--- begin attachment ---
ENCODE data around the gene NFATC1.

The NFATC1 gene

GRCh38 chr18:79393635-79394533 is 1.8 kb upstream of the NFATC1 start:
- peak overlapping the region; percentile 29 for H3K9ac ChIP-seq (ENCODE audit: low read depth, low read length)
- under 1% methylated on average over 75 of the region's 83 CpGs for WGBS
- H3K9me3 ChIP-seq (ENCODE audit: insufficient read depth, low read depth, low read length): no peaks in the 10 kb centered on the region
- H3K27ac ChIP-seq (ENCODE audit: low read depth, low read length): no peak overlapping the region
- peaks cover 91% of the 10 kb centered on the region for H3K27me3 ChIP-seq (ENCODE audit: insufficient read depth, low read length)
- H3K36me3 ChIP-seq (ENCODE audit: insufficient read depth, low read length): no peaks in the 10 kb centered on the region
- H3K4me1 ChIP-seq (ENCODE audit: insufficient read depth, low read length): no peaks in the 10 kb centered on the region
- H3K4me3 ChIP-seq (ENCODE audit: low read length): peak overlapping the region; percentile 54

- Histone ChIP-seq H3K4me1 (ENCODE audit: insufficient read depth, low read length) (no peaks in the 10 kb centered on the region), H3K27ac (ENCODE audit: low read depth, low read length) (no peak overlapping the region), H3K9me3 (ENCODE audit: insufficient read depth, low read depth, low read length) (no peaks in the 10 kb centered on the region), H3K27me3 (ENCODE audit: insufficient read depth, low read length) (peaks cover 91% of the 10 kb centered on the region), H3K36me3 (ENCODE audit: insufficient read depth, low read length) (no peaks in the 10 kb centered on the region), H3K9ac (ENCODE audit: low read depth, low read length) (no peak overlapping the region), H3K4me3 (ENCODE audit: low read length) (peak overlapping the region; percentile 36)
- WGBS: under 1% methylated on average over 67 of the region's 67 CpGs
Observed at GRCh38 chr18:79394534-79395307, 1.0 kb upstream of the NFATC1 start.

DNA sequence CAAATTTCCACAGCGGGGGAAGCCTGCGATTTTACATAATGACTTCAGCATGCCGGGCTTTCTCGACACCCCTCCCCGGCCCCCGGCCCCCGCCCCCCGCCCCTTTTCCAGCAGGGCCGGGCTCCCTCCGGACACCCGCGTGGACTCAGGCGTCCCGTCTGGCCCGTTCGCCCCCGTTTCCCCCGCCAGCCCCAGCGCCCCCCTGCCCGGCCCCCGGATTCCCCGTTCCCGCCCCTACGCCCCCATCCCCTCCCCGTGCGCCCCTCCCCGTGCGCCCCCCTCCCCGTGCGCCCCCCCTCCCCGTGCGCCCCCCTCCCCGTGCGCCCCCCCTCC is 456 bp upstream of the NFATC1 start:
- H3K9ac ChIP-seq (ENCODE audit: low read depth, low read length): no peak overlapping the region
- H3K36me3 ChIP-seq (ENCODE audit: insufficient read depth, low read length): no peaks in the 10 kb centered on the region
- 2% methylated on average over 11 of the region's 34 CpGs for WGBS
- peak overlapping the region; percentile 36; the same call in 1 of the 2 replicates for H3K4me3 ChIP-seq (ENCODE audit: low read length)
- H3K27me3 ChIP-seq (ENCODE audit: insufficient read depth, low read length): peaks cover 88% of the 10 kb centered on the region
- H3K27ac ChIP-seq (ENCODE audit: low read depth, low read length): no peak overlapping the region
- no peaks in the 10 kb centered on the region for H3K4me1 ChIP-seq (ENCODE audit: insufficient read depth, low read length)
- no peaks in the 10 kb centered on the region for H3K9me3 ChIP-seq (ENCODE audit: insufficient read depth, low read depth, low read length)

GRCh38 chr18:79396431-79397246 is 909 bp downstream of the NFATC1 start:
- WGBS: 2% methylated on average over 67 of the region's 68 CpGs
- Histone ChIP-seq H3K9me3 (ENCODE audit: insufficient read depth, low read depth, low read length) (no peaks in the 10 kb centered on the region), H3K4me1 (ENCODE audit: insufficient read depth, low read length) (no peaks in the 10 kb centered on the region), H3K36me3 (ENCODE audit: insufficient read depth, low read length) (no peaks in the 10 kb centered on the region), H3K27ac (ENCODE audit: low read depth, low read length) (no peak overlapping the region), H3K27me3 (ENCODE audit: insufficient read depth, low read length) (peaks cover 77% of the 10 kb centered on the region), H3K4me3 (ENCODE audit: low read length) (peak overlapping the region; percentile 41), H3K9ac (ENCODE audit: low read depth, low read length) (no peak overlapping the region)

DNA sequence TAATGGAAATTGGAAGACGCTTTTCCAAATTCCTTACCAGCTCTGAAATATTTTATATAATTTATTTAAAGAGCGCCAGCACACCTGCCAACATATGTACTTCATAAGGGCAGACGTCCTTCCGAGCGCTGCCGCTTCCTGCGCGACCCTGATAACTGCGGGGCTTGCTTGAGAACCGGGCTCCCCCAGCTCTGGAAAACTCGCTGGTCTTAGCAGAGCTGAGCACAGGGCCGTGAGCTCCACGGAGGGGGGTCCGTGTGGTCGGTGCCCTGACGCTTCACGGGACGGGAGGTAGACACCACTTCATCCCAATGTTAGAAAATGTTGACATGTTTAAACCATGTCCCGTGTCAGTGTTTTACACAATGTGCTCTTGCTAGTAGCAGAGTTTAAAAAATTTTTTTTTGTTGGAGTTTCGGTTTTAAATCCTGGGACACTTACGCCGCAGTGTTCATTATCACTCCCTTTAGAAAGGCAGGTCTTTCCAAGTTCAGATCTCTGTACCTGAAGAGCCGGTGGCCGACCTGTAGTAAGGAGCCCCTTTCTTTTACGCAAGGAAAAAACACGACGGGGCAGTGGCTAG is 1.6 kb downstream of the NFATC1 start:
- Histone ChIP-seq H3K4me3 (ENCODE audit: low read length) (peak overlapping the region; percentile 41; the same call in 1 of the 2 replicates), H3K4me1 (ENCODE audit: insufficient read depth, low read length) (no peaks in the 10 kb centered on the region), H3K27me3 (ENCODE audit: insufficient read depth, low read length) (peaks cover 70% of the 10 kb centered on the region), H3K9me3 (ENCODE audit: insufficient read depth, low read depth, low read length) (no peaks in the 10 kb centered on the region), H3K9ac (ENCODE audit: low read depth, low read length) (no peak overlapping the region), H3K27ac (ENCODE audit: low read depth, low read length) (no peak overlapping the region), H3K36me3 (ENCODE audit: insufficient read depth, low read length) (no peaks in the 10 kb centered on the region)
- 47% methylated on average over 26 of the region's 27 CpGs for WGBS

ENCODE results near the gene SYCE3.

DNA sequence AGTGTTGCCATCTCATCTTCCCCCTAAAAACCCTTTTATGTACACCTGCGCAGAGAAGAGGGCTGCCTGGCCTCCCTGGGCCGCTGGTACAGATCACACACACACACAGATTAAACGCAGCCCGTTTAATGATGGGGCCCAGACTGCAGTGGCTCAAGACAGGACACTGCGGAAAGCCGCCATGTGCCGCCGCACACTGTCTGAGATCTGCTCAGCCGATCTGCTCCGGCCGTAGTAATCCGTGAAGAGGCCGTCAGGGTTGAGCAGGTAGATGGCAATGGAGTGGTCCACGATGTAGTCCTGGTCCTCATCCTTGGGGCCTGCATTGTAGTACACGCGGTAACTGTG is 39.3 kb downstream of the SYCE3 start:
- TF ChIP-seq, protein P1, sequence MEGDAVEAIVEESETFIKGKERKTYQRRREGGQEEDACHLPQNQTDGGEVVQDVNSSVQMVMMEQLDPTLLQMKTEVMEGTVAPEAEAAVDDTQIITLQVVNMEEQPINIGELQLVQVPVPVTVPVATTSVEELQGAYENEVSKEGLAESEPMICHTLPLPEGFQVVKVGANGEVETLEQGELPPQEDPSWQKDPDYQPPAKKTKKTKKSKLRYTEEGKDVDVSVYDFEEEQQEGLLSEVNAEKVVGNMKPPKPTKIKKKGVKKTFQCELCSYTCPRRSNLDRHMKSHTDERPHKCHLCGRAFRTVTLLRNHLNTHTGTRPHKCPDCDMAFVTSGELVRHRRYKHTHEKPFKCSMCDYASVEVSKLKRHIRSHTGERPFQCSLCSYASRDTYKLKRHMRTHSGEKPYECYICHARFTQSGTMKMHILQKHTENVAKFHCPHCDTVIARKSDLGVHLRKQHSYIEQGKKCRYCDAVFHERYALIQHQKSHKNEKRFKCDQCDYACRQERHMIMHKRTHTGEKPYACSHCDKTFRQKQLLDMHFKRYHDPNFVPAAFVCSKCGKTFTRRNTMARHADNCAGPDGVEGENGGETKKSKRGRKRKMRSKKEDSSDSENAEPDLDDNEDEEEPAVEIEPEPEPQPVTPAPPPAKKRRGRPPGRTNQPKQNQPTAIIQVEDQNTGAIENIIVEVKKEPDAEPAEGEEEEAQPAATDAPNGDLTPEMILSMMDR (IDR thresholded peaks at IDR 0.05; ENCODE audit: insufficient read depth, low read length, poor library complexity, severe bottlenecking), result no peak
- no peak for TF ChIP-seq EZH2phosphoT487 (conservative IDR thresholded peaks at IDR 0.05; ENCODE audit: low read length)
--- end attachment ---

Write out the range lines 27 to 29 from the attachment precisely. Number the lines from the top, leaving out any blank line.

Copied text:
DNA sequence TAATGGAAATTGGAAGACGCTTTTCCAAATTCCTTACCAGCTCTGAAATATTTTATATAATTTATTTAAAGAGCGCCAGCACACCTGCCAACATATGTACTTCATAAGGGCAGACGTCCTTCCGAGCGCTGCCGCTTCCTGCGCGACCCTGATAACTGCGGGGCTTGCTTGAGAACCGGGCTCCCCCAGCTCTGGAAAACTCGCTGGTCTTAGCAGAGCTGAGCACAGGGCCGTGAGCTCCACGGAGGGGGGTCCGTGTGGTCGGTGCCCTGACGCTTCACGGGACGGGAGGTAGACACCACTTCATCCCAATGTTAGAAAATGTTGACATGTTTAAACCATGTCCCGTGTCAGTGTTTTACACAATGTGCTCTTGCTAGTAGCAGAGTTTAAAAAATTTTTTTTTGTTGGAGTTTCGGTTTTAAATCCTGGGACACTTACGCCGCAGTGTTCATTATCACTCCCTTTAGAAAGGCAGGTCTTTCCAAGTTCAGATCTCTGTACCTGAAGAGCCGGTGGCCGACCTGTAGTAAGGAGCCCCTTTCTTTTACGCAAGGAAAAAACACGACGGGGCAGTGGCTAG is 1.6 kb downstream of the NFATC1 start:
- Histone ChIP-seq H3K4me3 (ENCODE audit: low read length) (peak overlapping the region; percentile 41; the same call in 1 of the 2 replicates), H3K4me1 (ENCODE audit: insufficient read depth, low read length) (no peaks in the 10 kb centered on the region), H3K27me3 (ENCODE audit: insufficient read depth, low read length) (peaks cover 70% of the 10 kb centered on the region), H3K9me3 (ENCODE audit: insufficient read depth, low read depth, low read length) (no peaks in the 10 kb centered on the region), H3K9ac (ENCODE audit: low read depth, low read length) (no peak overlapping the region), H3K27ac (ENCODE audit: low read depth, low read length) (no peak overlapping the region), H3K36me3 (ENCODE audit: insufficient read depth, low read length) (no peaks in the 10 kb centered on the region)
- 47% methylated on average over 26 of the region's 27 CpGs for WGBS